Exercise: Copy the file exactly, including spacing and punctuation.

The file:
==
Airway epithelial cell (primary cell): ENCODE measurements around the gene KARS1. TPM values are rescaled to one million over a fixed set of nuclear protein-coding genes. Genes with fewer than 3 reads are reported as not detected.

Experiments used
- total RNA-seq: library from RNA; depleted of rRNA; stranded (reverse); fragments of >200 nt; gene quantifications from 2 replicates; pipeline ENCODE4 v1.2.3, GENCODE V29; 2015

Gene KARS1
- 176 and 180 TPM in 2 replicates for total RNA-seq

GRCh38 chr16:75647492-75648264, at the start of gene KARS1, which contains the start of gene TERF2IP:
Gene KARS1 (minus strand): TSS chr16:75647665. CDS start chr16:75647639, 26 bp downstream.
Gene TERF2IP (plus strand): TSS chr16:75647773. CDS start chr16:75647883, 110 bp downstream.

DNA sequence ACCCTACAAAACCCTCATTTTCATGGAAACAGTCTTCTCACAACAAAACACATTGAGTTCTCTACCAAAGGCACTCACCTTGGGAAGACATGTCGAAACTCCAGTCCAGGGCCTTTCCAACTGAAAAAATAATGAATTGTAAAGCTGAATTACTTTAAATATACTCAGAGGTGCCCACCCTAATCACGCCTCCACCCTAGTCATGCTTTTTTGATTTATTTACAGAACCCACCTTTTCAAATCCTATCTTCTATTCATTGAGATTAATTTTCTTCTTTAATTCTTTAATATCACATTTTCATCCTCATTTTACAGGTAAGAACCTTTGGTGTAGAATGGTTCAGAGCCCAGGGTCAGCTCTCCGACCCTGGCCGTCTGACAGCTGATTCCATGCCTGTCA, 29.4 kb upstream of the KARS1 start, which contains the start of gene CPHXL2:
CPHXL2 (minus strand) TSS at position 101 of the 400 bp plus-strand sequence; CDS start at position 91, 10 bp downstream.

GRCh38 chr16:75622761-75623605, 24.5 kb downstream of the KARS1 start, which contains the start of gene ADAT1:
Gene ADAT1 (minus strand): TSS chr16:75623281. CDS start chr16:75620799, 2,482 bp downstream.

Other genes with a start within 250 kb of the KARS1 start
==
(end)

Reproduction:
Airway epithelial cell (primary cell): ENCODE measurements around the gene KARS1. TPM values are rescaled to one million over a fixed set of nuclear protein-coding genes. Genes with fewer than 3 reads are reported as not detected.

Experiments used
- total RNA-seq: library from RNA; depleted of rRNA; stranded (reverse); fragments of >200 nt; gene quantifications from 2 replicates; pipeline ENCODE4 v1.2.3, GENCODE V29; 2015

Gene KARS1
- 176 and 180 TPM in 2 replicates for total RNA-seq

GRCh38 chr16:75647492-75648264, at the start of gene KARS1, which contains the start of gene TERF2IP:
Gene KARS1 (minus strand): TSS chr16:75647665. CDS start chr16:75647639, 26 bp downstream.
Gene TERF2IP (plus strand): TSS chr16:75647773. CDS start chr16:75647883, 110 bp downstream.

DNA sequence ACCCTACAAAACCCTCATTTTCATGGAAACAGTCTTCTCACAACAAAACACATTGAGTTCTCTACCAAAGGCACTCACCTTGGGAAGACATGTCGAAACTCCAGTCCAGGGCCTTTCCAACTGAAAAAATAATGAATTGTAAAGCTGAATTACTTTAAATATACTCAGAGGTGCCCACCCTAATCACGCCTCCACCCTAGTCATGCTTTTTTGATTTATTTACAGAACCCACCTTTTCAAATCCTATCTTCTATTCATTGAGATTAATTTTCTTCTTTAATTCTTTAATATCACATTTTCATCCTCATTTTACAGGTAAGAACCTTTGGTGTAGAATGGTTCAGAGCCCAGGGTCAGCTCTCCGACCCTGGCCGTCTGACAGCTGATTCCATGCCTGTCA, 29.4 kb upstream of the KARS1 start, which contains the start of gene CPHXL2:
CPHXL2 (minus strand) TSS at position 101 of the 400 bp plus-strand sequence; CDS start at position 91, 10 bp downstream.

GRCh38 chr16:75622761-75623605, 24.5 kb downstream of the KARS1 start, which contains the start of gene ADAT1:
Gene ADAT1 (minus strand): TSS chr16:75623281. CDS start chr16:75620799, 2,482 bp downstream.

Other genes with a start within 250 kb of the KARS1 start